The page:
You don't need to go far south from Naxos Town to find beach bliss. In fact the first stop, Ayios Prokopios (pictured), has some of the clearest waters, though the sand is coarse-grained, so not ideal for castle-building. Next comes Ayia Anna, a sleepy strip of small hotels and fish restaurants, before the seemingly endless white sands of Plaka. Here you can find a spot to yourselves and play Robinson Crusoe for the day; take plenty of water and a parasol, as the only shade is from low tamarisk bushes, and be prepared for some wind. All are within easy reach of Kavos.
Well worth the 30-minute drive from Naxos town for its superb fresh fish, largely organic salads, daily changing specials, rich Naxian cheeses, and enthusiastic family-run service. Go for lunch and you can combine it with a swim at nearby Kastraki beach. Closed seasonally; tel. 22850 75107.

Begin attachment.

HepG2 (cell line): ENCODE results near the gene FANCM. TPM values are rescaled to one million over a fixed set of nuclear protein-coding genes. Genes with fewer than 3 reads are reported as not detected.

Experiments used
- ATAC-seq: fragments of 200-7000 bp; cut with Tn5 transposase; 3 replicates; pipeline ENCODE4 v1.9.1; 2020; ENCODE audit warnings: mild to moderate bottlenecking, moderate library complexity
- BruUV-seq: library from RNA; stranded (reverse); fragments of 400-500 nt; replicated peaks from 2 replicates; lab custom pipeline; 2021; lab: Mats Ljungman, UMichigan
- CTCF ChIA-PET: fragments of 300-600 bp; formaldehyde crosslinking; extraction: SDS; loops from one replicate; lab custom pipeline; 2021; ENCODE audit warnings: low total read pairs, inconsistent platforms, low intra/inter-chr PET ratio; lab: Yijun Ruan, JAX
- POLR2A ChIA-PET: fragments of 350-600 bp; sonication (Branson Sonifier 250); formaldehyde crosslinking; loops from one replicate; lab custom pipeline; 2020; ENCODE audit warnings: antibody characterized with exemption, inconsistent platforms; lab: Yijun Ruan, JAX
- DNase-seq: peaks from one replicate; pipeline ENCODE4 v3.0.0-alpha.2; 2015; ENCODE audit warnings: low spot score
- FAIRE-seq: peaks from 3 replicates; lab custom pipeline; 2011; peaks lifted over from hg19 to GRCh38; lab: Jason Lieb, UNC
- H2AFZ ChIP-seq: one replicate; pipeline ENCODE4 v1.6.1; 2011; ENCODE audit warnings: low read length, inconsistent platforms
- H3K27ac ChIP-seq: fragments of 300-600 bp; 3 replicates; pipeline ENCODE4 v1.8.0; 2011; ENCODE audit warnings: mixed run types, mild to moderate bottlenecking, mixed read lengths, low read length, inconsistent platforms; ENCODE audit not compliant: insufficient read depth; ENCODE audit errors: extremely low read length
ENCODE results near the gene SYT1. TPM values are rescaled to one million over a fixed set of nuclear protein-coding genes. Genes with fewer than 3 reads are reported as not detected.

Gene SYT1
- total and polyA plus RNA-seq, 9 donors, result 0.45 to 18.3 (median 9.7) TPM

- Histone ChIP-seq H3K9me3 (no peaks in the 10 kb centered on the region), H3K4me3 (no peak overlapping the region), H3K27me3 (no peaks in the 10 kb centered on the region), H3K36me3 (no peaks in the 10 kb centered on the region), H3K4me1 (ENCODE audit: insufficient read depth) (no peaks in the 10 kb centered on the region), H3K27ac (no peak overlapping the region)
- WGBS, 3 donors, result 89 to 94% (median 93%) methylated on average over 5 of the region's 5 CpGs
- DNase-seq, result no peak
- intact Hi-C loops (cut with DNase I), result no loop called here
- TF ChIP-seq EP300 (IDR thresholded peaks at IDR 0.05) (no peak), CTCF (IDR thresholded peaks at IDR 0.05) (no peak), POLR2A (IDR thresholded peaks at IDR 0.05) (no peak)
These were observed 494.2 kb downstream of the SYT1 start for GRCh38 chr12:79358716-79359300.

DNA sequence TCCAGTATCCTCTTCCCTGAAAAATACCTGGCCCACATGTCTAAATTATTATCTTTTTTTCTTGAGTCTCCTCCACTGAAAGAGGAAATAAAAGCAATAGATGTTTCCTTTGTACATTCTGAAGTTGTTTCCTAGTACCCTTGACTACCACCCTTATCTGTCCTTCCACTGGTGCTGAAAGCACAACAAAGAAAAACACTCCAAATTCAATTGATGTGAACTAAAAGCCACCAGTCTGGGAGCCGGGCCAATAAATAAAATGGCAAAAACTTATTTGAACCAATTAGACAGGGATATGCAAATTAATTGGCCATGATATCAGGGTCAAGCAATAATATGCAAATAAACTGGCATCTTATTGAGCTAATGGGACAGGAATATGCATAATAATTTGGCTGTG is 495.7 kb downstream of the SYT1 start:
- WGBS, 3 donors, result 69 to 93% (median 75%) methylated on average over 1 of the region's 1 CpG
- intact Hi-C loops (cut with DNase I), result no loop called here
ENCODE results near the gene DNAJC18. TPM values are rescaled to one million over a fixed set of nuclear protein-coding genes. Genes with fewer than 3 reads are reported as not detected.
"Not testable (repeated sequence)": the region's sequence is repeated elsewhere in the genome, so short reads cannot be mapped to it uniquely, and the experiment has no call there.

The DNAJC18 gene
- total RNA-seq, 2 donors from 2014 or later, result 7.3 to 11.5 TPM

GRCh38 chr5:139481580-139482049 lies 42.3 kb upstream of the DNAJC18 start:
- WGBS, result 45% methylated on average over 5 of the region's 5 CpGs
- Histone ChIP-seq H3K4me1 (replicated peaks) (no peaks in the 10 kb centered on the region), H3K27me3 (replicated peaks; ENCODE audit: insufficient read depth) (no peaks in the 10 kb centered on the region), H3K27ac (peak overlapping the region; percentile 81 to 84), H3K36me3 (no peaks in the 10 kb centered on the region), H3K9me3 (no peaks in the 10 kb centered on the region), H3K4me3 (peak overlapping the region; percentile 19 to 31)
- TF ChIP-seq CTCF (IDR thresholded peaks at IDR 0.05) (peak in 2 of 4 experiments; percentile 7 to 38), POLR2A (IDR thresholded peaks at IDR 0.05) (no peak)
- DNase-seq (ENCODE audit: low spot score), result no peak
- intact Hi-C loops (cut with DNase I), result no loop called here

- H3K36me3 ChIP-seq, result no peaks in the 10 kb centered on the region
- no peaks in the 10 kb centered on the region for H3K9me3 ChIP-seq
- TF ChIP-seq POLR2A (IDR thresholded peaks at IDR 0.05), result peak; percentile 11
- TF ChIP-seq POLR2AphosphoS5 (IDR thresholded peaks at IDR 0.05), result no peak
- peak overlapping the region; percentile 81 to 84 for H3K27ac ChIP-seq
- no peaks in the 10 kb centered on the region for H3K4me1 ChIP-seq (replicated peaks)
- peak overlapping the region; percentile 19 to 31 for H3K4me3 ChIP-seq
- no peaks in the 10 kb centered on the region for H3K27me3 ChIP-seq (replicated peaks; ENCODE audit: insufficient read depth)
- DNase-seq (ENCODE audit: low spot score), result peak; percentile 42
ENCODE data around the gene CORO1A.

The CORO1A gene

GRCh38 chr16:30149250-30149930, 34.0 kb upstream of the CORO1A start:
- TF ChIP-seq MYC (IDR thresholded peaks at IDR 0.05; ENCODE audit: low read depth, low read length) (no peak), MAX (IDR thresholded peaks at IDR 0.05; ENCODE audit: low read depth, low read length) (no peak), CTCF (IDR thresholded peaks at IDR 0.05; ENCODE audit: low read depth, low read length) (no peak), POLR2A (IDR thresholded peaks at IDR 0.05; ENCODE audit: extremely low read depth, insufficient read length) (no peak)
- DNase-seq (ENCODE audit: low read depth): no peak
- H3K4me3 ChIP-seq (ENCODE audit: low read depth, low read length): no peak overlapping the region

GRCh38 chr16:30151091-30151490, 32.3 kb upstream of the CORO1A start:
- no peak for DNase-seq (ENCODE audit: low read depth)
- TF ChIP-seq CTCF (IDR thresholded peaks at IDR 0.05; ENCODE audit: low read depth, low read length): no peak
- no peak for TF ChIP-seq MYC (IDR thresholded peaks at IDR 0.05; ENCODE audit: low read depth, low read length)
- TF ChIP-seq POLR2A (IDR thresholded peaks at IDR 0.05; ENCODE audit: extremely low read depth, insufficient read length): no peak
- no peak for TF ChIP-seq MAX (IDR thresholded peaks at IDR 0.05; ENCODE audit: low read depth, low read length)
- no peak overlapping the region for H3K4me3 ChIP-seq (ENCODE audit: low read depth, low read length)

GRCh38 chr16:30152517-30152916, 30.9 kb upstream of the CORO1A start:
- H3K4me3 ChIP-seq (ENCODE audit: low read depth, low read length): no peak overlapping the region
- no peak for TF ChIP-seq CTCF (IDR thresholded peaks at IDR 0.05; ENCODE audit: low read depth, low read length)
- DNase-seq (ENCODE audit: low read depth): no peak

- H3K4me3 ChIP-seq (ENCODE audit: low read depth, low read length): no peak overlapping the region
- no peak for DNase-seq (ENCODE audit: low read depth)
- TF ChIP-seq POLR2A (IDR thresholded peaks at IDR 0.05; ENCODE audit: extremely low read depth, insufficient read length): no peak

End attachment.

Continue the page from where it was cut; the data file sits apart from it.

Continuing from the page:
We first came here in 1991 and still love it today. Unusual recipes include tomatoes stuffed with feta and homemade sausage, and veal goulash with aubergine puree (hounkiar beyenti). Expect friendly English-speaking service and, with luck, walnut cake with kitro liqueur on the house to send you home happy. In Naxos old town; ask locally as it's hard to find, and book ahead (tel. 22850 22569).
A suitably lush garden-taverna hidden away in the heart of the pretty mountain village of Ano Potamia: perfect for a restorative drink or a simple lunch while exploring the Tragea plateau (Halki - Apano Kastro - Melanes kouros). Closed seasonally; tel. 22850 32292.
1. Island Bar, Agia Anna
Lanterns on the beach, punchy cocktails and all-night dancing have proved a winning formula since this place opened in 1987 - and it's still one of our favourites. The clientele, and the music, is a mix of everything from Norway to Naxos. Keep some euros for the taxi home, though.
2. Notos Art Club, Naxos Town